Get out the birch twigs and the cat-o-nine-tails - after yesterday's (and today's) snow chaos and general city-wide collapse, it seems to be time to stop making snowmen and start the recriminations and flagellations.
So why-oh-why-oh-why did London grind to such a halt? A war of words between TfL and London councils about gritting the roads has been going on since yesterday morning. The Highways Agency grits / salts motorways and dual carriageways, TfL does other main routes in the capital and the boroughs do the rest. Councils are trying to dodge the bullet by saying the snow came down too fast for the gritters to keep up. But others are digging their claws in.
Ken Livingstone, interviewed on Channel 4 last night, voiced the thought that because gritting needed to happen on a Sunday (ahh, overtime costs), councils thought "they'd chance their luck". Slap! The economising accusation is coming in again from the papers. Bang! Some councils say they had to bail out others, and TfL are blaming councils for not gritting roads outside bus depots. Wallop!
The knives are out for train operators too. Fingers are pointing at the "major event exemption" clause in their contracts - no season ticket refunds for yesterday. So, the theory runs, why would they bother running any trains? Comparisons are made between the 1987 South-East snowfall, when the trains managed to run on the same network. Ouch. Of course, it's hard to run trains without any staff, who couldn't get into work because the roads hadn't been gritted... whose fault was that again?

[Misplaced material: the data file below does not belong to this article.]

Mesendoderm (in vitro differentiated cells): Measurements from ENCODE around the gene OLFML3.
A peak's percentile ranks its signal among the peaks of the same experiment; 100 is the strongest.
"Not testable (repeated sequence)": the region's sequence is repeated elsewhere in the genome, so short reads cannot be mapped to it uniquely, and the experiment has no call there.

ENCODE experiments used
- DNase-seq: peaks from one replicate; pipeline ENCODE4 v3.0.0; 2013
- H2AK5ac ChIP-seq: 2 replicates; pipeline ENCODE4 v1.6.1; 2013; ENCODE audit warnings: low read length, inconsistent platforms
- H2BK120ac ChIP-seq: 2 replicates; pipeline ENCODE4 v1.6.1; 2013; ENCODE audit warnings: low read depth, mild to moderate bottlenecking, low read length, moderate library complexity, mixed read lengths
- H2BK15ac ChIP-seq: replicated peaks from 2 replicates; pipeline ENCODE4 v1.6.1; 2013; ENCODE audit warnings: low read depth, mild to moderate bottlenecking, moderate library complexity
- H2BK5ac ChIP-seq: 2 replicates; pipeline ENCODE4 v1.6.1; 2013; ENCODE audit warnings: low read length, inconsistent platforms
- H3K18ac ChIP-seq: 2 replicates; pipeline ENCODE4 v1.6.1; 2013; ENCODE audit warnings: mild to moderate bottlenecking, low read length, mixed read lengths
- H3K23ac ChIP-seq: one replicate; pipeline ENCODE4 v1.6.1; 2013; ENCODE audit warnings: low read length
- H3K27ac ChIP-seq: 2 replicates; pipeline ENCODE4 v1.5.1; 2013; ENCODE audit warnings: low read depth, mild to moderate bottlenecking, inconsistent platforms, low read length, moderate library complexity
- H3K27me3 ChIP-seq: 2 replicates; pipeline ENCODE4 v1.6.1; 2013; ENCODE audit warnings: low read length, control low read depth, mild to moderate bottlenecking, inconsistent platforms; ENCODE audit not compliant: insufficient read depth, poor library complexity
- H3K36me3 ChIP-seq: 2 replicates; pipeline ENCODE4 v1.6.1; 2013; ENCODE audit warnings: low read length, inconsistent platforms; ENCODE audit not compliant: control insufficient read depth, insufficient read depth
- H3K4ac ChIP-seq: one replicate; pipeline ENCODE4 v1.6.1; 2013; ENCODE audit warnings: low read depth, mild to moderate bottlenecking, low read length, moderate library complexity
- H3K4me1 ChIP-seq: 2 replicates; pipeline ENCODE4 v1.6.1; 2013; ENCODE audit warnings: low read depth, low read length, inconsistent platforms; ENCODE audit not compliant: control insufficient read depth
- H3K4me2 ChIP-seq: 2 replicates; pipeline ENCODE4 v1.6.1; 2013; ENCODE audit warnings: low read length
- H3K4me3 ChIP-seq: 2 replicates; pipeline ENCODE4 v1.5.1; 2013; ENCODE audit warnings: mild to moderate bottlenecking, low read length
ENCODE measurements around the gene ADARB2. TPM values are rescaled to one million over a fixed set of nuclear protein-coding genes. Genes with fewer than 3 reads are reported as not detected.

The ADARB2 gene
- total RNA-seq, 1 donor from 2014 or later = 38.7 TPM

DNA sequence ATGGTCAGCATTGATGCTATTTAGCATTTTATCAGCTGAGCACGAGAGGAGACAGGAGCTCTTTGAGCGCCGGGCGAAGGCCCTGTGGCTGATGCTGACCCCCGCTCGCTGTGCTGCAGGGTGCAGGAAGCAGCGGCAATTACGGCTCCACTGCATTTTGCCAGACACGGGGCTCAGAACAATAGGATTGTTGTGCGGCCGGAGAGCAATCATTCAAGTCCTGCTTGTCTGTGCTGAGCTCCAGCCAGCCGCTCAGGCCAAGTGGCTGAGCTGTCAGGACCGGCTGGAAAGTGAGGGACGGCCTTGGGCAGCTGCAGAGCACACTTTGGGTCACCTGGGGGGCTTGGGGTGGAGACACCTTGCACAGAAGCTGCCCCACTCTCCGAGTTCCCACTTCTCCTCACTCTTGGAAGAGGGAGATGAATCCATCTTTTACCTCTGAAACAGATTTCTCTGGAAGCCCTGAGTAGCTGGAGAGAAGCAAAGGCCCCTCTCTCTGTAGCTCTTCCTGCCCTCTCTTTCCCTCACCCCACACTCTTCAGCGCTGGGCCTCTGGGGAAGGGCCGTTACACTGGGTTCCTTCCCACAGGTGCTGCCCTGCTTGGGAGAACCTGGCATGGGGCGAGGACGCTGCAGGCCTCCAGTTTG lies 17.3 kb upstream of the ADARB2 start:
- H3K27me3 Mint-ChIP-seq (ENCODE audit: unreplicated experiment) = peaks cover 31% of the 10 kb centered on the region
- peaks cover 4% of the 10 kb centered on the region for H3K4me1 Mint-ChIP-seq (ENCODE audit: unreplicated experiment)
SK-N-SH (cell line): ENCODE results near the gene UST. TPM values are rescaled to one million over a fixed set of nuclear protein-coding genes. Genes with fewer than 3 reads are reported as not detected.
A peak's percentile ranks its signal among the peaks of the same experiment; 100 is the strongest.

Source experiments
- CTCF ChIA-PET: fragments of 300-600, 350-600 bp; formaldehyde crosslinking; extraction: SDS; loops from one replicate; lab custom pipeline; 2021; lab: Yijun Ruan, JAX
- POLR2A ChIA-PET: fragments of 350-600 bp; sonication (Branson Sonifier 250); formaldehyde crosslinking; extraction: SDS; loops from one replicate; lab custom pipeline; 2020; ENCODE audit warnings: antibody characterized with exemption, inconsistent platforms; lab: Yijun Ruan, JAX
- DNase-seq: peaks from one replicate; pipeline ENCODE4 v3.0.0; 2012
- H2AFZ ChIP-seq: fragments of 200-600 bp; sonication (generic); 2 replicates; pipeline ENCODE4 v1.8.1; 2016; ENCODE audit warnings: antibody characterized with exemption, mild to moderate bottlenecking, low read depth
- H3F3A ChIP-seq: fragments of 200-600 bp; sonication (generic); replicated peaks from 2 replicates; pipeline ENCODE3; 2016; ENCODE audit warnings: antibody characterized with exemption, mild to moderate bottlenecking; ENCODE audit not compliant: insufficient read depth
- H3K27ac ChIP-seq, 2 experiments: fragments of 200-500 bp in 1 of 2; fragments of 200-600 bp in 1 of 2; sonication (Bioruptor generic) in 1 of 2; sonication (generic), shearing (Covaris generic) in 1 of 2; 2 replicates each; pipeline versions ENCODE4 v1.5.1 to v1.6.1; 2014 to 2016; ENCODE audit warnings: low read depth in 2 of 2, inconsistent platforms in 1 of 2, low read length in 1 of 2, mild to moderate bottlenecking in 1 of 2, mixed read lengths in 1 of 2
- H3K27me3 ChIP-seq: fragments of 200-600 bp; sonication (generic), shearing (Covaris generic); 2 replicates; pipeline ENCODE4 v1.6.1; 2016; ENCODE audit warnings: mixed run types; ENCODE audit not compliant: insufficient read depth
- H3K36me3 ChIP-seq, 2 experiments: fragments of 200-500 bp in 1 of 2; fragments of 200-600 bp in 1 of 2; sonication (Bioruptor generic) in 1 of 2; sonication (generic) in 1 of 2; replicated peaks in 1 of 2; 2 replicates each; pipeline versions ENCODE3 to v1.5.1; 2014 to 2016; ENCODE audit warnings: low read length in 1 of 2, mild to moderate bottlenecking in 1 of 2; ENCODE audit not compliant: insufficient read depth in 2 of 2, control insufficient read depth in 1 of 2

Cutback Britain is also being blamed for rail failures. The third rail electrification system is a "cheap" option that gets buried in a few inches of snow - not just a mammoth dump like this week. TfL and Network Rail are taking a bashing for only having heaters on the busiest junctions, leaving the rest of the points to freeze up. But are we prepared to pay more for our tickets to get better infrastructure?
Ho hum. We go through this every time there's snow of course, and nothing ever changes. We're so used to living in a temperate climate that extremes wig us out. Was yesterday an understandable reaction, a catastrophic planning failure or was it, as hinted in a number of places, 'elf and safety gorn mad?